Ki Seung-ho makes most of new roleThree years into his professional career, Ki Seung-ho is shedding his role-player tag, emerging as a formidable second scoring option for the Changwon LG Sakers.
With regulars on the Korean Basketball League squad struggling this season, Ki has taken advantage of increased playing time. The 25-year-old forward has shown good chemistry with Sakers ace Moon Tae-young.
Up until this season, Ki had been a role player, averaging seven to eight points per game.
With more established players like Kang Dae-hyup and Cho Sang-hyeon ahead of him on the depth chart, Ki had not received much court time in his first two complete seasons with the team.
Then, LG head coach Kang Eul-joon called Ki into his office prior to the start of the Dec. 3 game against the Daegu Orions.
“I told Seung-ho that I believed in him and that he should not worry about a thing,” said Kang. “I also told him to shoot with confidence.”
And so he did.
Ki delivered against the Orions, scoring a career high 28 points in the game, including five 3-pointers to lead his team to a 91-83 win.
In the following three games, Ki played a prominent role in LG’s offense, scoring 21, 18 and 23 points, respectively.
The Sakers, who got off to a sluggish start, have now won four of their last six games to improve to 9-10.
“I listened to my coach and shot with confidence and they started to fall,” Ki said. “When I started connecting, it naturally provided me with an extra boost of energy.”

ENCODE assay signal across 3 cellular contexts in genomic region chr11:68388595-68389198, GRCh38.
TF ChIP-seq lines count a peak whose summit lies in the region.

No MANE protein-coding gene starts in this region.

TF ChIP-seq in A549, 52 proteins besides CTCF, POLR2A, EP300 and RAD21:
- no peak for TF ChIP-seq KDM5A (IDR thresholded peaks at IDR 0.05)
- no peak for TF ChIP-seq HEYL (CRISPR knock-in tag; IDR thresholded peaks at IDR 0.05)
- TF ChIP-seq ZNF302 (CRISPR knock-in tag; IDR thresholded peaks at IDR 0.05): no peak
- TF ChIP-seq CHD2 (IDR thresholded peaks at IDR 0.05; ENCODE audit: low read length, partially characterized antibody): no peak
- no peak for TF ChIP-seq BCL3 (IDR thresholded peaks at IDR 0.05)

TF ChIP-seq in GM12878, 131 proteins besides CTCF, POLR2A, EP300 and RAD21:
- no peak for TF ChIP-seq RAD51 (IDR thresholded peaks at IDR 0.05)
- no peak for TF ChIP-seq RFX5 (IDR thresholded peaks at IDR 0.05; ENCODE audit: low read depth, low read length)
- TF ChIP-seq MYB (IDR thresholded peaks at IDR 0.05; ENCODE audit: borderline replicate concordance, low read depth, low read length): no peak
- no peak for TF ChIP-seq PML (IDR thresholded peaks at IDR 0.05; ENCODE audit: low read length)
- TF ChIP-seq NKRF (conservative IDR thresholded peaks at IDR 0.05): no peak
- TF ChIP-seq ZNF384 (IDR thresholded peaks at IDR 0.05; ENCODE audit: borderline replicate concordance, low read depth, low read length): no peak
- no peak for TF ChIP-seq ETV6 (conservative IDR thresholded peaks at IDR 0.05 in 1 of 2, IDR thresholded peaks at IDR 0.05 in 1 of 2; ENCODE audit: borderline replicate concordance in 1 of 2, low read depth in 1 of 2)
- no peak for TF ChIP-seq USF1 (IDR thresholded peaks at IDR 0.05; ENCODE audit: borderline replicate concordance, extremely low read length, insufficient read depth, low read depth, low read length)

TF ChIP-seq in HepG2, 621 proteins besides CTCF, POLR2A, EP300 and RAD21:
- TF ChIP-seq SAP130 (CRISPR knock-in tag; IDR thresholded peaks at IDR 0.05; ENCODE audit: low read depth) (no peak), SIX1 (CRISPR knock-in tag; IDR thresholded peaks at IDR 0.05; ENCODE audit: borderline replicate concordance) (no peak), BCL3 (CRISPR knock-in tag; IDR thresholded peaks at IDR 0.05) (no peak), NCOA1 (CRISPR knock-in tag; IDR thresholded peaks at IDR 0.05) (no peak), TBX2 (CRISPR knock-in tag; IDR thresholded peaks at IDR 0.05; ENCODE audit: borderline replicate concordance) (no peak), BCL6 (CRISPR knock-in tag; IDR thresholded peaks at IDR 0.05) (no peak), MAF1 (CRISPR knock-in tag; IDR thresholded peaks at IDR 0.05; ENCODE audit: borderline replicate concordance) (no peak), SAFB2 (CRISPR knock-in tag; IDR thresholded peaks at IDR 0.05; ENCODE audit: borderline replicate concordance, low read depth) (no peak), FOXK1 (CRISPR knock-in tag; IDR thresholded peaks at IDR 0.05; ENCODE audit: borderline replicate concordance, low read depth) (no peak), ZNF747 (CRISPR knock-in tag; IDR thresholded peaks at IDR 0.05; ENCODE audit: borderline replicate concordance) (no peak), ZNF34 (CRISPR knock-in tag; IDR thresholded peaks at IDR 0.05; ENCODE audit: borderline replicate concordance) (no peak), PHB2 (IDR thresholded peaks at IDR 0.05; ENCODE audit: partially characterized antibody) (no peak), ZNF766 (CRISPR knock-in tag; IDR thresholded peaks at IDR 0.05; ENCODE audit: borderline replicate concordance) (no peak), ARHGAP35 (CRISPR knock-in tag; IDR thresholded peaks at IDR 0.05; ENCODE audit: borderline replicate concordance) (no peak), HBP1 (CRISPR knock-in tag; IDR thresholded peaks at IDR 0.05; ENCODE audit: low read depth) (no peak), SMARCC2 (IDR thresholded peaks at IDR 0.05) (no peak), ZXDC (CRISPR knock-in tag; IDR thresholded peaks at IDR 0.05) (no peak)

The Sakers small forward has almost doubled his scoring average to 11.8 points per game from last season’s 6.9 points. He has also improved in all statistical categories, except for turnovers.
Ki got a late start in basketball, having only played in several three-on-three tournaments up until his third year of middle school - most basketball players start playing organized games in elementary school. But he eventually got noticed by Anyang High School and was scouted to play for that school’s team in 2001.
Critics point out that Ki has to improve his fundamental skills, but Ki said he is willing to continue to work hard and establish himself as a player capable of starting in the KBL before he starts serving his mandatory military service next year.
“I’m in my third year in the league,” said Ki. “I think it’s time that I show people what I’m capable of on the court.”
By Kim Hwan, Jason Kim [firstname.lastname@example.org]
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